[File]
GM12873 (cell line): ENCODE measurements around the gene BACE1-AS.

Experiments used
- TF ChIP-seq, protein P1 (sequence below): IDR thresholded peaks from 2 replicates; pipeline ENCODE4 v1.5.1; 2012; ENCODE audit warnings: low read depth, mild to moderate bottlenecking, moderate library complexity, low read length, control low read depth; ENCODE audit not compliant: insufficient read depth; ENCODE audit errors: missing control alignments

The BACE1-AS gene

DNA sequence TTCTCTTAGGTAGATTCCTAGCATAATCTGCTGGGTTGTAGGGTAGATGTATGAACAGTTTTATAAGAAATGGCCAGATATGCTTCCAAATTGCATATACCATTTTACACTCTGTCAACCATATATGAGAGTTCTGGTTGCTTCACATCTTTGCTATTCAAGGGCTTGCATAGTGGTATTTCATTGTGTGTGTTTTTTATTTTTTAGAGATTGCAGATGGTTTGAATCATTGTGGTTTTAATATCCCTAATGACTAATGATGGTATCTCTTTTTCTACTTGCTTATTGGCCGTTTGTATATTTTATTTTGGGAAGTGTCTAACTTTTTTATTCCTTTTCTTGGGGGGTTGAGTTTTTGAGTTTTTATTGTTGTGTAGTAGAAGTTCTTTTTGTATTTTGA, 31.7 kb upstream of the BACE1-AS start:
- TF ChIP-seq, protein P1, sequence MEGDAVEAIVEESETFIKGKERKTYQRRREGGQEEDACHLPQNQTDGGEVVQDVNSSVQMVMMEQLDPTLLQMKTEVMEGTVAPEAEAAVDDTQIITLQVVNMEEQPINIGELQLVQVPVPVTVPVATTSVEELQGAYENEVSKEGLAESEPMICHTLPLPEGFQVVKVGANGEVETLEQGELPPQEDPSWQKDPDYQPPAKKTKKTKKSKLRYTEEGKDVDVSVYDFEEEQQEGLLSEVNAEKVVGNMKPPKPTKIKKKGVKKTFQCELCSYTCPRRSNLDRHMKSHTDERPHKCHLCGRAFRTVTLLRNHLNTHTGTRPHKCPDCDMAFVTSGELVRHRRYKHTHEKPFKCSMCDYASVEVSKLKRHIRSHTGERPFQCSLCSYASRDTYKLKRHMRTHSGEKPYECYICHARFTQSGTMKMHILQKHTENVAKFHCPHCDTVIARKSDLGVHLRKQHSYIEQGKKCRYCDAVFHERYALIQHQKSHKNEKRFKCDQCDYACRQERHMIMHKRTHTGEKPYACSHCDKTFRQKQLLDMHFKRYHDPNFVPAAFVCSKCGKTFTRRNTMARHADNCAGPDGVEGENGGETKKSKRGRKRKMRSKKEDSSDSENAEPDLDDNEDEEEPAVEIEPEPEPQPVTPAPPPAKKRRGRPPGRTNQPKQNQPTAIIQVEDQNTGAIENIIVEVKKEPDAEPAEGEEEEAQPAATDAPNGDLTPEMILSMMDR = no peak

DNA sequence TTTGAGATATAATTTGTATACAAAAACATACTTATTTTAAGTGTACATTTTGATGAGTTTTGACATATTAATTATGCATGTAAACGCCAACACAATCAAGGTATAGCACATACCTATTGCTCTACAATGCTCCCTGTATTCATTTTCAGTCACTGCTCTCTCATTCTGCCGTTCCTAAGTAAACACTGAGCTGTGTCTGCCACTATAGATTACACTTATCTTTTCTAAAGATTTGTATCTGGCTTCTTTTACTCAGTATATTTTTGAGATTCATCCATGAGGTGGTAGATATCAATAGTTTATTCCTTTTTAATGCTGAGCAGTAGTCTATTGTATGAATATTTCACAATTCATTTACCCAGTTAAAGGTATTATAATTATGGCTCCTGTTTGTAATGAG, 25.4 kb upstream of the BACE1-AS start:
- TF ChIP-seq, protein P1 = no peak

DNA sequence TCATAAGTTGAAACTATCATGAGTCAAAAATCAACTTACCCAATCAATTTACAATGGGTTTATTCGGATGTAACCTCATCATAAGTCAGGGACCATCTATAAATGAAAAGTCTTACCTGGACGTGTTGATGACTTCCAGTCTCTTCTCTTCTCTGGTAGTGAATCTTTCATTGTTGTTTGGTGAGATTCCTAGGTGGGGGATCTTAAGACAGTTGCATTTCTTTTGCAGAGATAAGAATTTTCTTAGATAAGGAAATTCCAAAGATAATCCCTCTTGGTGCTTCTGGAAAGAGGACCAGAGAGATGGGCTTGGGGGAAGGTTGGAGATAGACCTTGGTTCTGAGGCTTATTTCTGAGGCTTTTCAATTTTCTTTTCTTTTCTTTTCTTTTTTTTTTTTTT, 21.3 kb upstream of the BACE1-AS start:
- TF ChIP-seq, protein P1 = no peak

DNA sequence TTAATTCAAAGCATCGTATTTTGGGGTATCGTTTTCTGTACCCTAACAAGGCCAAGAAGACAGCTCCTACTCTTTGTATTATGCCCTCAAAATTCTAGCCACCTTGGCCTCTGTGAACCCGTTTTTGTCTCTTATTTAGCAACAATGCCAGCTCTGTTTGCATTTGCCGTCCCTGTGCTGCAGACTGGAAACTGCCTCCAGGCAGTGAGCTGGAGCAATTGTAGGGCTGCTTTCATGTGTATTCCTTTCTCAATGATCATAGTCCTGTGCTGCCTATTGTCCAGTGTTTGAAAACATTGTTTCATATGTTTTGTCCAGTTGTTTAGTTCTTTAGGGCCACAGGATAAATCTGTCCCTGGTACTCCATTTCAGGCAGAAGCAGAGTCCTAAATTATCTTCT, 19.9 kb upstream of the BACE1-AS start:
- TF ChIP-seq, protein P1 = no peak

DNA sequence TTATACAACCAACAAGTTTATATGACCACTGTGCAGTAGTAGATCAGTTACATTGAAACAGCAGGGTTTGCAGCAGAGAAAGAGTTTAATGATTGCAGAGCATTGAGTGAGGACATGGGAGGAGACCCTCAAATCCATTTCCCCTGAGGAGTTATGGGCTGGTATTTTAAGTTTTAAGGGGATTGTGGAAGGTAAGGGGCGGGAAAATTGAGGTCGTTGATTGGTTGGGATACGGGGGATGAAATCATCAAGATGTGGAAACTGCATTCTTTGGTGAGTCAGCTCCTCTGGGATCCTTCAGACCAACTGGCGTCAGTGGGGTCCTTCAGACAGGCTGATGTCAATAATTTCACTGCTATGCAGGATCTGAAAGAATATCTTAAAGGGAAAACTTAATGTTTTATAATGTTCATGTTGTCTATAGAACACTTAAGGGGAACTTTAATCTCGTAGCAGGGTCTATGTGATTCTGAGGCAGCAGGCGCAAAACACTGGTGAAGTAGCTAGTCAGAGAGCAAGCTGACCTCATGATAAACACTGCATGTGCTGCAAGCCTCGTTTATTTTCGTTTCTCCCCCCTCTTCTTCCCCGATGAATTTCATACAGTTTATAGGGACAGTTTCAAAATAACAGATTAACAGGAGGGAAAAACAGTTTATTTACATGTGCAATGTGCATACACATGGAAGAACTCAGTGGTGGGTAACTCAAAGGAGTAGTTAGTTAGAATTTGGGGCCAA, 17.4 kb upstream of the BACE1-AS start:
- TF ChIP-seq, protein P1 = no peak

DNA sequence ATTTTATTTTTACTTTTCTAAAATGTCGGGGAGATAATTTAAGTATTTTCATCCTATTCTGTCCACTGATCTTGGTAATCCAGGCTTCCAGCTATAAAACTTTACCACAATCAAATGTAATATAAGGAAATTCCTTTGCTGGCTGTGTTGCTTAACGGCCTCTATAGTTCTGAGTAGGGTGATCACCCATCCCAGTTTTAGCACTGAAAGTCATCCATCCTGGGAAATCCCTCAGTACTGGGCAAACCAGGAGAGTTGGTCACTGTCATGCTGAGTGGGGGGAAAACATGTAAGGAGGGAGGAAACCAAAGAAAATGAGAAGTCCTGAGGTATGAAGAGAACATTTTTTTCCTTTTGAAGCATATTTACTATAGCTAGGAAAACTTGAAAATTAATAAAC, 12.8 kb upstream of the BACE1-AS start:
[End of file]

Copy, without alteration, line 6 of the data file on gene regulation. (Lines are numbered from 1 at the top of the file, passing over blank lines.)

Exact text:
- TF ChIP-seq, protein P1, sequence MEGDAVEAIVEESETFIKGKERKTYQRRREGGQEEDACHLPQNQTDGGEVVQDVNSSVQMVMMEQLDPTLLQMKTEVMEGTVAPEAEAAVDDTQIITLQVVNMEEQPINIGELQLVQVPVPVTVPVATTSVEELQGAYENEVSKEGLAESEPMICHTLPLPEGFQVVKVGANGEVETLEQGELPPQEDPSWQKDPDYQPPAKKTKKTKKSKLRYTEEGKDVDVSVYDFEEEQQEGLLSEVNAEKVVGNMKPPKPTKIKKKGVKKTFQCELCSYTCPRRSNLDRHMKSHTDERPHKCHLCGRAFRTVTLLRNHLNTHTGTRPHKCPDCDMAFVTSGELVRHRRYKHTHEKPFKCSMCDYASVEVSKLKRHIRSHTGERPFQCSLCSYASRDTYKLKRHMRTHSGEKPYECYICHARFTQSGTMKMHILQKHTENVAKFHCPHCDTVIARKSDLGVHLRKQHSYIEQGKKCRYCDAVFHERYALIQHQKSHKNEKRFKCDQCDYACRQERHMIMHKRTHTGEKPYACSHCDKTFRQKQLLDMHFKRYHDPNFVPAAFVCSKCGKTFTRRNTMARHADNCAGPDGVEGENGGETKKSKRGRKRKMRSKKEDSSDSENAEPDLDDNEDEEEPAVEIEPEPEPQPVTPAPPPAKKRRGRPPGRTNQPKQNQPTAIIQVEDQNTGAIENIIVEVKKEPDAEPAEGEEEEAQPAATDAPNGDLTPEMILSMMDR = no peak